Foundations Family Counseling - Talking to Your Children About Racial Equality (1)

Talking to Your Children About Racial Equality

Racism is a part of life that many adults avoid talking about, but even that is a privilege. For white parents, racial injustices and discrimination are considered taboo, something they wish to shield their children from for as long as possible. Black parents, People of Color and Indigenous families, however, do not have such a luxury. From the time their children are born, they must prepare them for the type of microaggressions and prejudices they have endured their entire lives.

By exploring how to teach your children about racism, you are already taking a step toward a better America. Although this is a weighty subject, it can be introduced at a young age and help your child grow into a more inclusive, understanding and educated ally.

For Children Under 5

Racial inequality isn’t easy to explain, and at this age, children do not even focus heavily on differences among races. Rather than highlighting differences, focus on celebrating them at home. Expose your children to examples of different families and cultures; there should always be an equal distribution of white, Black and POCI representation in their toys, books and the media they consume.

When you talk about racism, focus on the fact that it is important to be kind and fair to everyone. When children do point out a difference between them and someone of a different race, don’t shush them or tell them they’re rude. This is a chance to celebrate curiosity and openness; answer them and encourage discussion.

Affirm your child’s individuality, and let them know everyone is unique. Our differences are beautiful and help shape who we are.

Children Up to Age 12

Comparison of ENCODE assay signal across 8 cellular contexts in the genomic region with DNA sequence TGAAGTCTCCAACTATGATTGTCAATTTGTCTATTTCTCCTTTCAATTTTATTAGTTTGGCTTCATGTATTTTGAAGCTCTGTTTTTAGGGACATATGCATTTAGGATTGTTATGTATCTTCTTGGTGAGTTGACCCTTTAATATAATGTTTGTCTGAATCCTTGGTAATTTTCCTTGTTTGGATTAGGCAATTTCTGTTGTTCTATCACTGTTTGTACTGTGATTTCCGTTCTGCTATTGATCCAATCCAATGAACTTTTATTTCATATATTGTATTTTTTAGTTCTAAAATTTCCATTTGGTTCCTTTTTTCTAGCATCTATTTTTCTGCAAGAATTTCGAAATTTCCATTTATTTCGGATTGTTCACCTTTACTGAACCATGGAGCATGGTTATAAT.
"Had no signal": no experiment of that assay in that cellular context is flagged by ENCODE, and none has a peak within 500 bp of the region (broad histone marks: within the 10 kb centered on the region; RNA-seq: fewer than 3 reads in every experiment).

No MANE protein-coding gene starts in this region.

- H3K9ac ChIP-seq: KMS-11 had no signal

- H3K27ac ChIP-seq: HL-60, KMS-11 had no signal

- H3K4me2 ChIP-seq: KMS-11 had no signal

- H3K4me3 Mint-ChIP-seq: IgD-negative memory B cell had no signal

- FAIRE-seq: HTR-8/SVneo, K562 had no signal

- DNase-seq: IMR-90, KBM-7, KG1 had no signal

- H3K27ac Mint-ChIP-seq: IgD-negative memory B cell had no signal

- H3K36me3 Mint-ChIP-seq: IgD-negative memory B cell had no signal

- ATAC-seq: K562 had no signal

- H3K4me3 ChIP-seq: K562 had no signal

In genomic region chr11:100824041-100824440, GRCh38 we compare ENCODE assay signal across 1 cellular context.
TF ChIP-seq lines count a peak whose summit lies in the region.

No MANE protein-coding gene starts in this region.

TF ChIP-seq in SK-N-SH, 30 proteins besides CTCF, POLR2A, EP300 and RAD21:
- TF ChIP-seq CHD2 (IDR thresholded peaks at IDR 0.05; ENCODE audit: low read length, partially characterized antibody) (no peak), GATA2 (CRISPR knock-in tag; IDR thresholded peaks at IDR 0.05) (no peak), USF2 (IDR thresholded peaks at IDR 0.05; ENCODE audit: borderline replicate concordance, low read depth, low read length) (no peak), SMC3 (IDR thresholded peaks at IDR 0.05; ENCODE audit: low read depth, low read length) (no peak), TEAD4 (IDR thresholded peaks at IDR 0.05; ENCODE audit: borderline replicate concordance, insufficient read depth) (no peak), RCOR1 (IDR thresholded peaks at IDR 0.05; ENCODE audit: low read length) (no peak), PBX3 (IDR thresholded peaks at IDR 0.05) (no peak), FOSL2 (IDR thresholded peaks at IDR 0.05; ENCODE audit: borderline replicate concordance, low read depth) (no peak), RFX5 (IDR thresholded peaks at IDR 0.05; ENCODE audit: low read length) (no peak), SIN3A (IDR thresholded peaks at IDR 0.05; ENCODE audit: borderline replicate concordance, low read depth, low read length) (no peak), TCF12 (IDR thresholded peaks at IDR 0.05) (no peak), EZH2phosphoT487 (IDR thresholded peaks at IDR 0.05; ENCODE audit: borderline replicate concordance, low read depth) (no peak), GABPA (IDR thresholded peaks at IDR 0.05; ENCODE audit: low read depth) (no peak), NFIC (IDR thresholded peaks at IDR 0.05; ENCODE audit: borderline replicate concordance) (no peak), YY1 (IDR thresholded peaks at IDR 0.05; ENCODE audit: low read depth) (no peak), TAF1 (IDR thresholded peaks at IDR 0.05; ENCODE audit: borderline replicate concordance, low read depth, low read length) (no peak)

Throughout elementary and middle school, children will begin to engage with people of other races. Racism and racial issues are part of the Colorado Academic Standards taught throughout our children’s K-12 education. So, there are plenty of organic opportunities to have conversations with your children. They may experience discrimination firsthand. Ask them about their experiences. Starting off the conversation can be as simple as, “Have you ever heard the word ‘racism’?” “What have you learned in school about ‘racism’ and the unfair treatment of people of color?” And see what they say. Likely, your child has already heard a great deal at school and through the internet and TV.

Younger children may not know the word, which gives you a chance to gently educate them. For a first or second-grader, you might say, “Racism is a word we use to describe being mean to people who are different than us because of their skin color.”

Talk about the importance of inclusivity, and do your best to educate your child through a variety of racially diverse toys and media. Equal representation can be introduced in extremely simple ways, such as buying a Black doll instead of a white one. The goal is to normalize racial differences and encourage open conversations about them from an early age. This prevents subconscious conditioning that teaches children any race different from their own is taboo.


Ask your children what they already know. Listen to their thoughts, validate their experiences and guide them toward understanding. Ask them questions, and help them work toward overcoming bias rather than scolding them for having any in the first place.

If your teenager is active on social media, talk about ways they can help spread awareness and amplify Black and POCI voices online. Make sure you also still monitor the content they consume and use both positive and negative examples as topics of discussion.

At Foundations Family Counseling, we are proud to support the Black Lives Matter movement. Equality to us does not mean silencing Black voices through uninformed tolerance and passivity; equality is birthed through education, cultural curiosity, celebrating diversity and amplifying oppressed voices. Through culturally competent and racially-informed therapy, we want to help everyone heal and grow from the past to create a healthier, more inclusive society.